Overcoming Writer’s Block

The barrier that holds all great writers down, or does it help writers create something majestic? The Writer’s Block is something we all fear when we write, especially on a topic that’s just plain uninteresting or if we have a lack of knowledge on that topic. Before I get into how to overcome it, let’s talk about what a Writer’s Block is.

So, what is a Writer’s Block?

The literal definition of Writer’s Block is the inability to effectively think of what to write or how to proceed with writing. There are a few reasons why you may come across a Writer’s Block:

  • Lack of Knowledge/Interest: Sometimes just not knowing what to write about because you have no idea what the topic is or if you lack interest can create a Writer’s Block.
  • Fear: Your fear of critique and feedback may cause you to be afraid of writing. Being criticized about something you work on is never fun, especially if you worked on something for so long. But feedback is always helpful to make you become better at writing.
  • Timing: It may just not be the right time for you to write. Perhaps a life event is occurring and you just can’t string your ideas together.
  • Perfectionism: The idea that your paper needs to be perfect, so you decide to think everything out before actually writing.
  • Your Passion Just Isn’t There: Sometimes passion comes and goes, and that’s perfectly normal. And sometimes it takes time to find that passion again.
  • Stress: Similar to fear and timing, perhaps you’re stressed about something which inadvertently causes you to be unable to string your ideas together.
  • Mental Illness: Things like ADHD, OCD, or Depression may be factors of Writer’s Block. If you feel that a mental illness may be causing your Writer’s Block, my biggest suggestion is to speak with someone that can help you overcome it.

Overcoming Writer’s Block

There isn’t really a definitive answer to conquer the Writer’s Block. It’s a beast that needs to be slayed, but can be slayed differently. However, strategies do exist and may help you come closer to help you begin your writing process.

  1. Freewrite: It doesn’t matter what you write, just write. Whatever comes to mind, just jot it down. Take 5 mins, 10 mins, 15 mins, to just freewrite about anything. Sometimes freewriting can set a light bulb off, helping you find that urge to begin writing.
  2. Brainstorm: Similar to freewrite, whatever ideas you have, just jot them down. Make a list, create lines and connect things together. And again, it doesn’t matter what you come up with, no idea is a bad idea (in most cases).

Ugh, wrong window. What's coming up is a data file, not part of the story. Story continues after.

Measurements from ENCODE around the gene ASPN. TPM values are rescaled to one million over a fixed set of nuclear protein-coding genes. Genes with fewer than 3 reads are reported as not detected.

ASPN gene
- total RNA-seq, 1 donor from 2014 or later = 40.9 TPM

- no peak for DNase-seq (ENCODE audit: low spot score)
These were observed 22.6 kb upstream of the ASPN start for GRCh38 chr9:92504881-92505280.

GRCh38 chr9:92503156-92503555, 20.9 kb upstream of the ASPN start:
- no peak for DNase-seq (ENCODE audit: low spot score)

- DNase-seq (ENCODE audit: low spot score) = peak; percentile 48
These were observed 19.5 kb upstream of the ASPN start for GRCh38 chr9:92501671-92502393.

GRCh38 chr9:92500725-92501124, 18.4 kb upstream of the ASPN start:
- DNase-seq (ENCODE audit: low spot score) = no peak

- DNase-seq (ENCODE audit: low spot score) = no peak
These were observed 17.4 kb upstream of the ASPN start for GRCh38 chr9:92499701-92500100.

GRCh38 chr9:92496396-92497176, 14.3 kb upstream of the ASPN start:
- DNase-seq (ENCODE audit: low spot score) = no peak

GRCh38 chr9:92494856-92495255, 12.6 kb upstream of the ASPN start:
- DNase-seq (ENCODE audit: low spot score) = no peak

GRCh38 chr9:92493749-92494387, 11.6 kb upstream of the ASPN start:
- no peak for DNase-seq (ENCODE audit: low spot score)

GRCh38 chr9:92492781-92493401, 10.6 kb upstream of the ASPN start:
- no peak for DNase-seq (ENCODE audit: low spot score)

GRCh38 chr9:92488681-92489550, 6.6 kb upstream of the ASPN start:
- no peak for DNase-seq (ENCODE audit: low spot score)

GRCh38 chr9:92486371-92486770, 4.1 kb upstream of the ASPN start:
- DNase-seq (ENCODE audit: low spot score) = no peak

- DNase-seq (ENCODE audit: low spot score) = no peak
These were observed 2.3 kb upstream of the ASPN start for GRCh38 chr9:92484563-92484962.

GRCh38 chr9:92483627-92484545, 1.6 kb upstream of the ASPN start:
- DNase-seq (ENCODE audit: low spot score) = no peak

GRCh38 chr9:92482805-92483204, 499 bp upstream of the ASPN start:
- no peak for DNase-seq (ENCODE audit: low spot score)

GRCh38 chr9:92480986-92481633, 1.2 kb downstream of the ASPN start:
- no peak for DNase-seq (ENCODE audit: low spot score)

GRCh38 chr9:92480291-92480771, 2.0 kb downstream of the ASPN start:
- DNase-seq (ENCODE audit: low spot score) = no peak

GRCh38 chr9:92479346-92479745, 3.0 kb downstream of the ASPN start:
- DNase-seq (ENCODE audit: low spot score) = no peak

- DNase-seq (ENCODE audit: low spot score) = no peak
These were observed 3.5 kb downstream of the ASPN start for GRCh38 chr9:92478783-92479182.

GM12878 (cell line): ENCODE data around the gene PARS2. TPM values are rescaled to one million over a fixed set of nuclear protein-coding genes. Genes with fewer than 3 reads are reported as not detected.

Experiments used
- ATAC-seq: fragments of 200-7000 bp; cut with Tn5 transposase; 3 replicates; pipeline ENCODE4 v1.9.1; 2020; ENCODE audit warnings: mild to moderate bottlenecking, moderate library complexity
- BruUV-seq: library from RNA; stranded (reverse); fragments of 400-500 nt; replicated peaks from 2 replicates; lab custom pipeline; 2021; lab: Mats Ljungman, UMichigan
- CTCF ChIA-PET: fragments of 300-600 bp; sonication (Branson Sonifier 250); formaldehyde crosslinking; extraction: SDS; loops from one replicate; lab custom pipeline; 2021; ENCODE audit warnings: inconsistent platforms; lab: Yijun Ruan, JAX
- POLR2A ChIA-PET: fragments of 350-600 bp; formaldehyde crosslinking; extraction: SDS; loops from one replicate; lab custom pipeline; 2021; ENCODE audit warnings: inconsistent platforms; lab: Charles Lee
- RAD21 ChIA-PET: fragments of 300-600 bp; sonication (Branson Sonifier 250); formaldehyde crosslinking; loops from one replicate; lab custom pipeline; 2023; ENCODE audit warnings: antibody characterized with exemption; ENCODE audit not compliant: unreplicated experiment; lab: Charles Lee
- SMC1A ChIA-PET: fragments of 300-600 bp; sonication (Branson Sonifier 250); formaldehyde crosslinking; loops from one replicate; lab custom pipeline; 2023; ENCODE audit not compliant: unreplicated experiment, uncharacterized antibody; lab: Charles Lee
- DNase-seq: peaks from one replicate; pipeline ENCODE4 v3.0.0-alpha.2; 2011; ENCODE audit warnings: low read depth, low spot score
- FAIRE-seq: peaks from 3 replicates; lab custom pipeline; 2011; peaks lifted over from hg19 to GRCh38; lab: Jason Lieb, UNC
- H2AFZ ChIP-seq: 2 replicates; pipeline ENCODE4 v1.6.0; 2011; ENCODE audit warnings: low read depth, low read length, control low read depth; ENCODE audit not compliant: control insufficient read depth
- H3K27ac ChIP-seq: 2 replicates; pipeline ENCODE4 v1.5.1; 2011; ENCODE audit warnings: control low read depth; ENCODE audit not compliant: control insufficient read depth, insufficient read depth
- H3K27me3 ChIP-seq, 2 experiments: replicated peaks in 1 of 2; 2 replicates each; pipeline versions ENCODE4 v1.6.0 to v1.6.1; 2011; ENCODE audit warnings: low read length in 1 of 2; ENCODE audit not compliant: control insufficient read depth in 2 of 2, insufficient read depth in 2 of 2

3. Remove Distractions: For people, sometimes just setting yourself in a room alone by yourself can help you. No social media, phones, games, tvs, etc.
  4. Take a Break: Take a break and go for a walk outside. Watch your favorite television show or movie. Talk with your friends. Something, somewhere, will spark an interest and motivation for you to begin to write. Most importantly, try to not think about the writing too much
  5. Read/Research: Find a book you’ve read or never read before. Begin reading it. Or research on a topic that’s interested you for a long time, but never had the chance to find more information about it.
  6. Look at past work: Maybe you’ve written something before that you’re proud or not proud of. Look to see how you can improve that piece or what went well, or even how you came up with the ideas.
  7. Write When You Wake Up: Similar to freewriting, the first thing you do when you first wake up, instead of brushing your teeth and eating breakfast, is to just write. Write about any dreams you had (or nightmares), describe them. Write about the goals you want to accomplish for the day.
  8. Ask for Help: It seems simple enough, but sometimes asking someone for help because you’re having Writer’s Block seems fearful. But don’t let that slow you down. Ask for help if you really need it.
  9. Write the Middle: The middle, as in the middle of your piece (story, research paper, etc.). Instead of starting at the beginning (which many writers, both experienced and inexperienced have trouble with), start with the juice of the story or essay. Write about the rising action, focus on the plot, your reasons and evidence that cover what you want to write about or thinking of what to write about.
  10. Write: No matter what you do, don’t stop writing. If you give up on your writing, you decided to not slay the beast, or at least try to. Just write, write, write!

Most importantly, believe in yourself. No matter what happens, believe that you can do it, that you can write the best thing you’ve ever written. It may not be great in your 1st draft, and that’s okay, but with more revisions and more thinking, you can produce something great. Writing is never finished, even when you think you’re finished. You’re always constantly at the beginning each time you write, because something can always change. And again, each writer is different and may take something beyond what’s stated here or on the internet to overcome a Writer’s Block, but just be patient.

So, what are some ways that you overcome your Writer’s Block?

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This entry was posted in The Scribble, Writing Reflections and tagged , , , , , . Bookmark the permalink.

2 Responses to Overcoming Writer’s Block

  1. Dominic Sceski says:

    Excellent post, thank you for this!!

    Liked by 1 person

  2. Pingback: Coming Up With Story Ideas | Nick Lee

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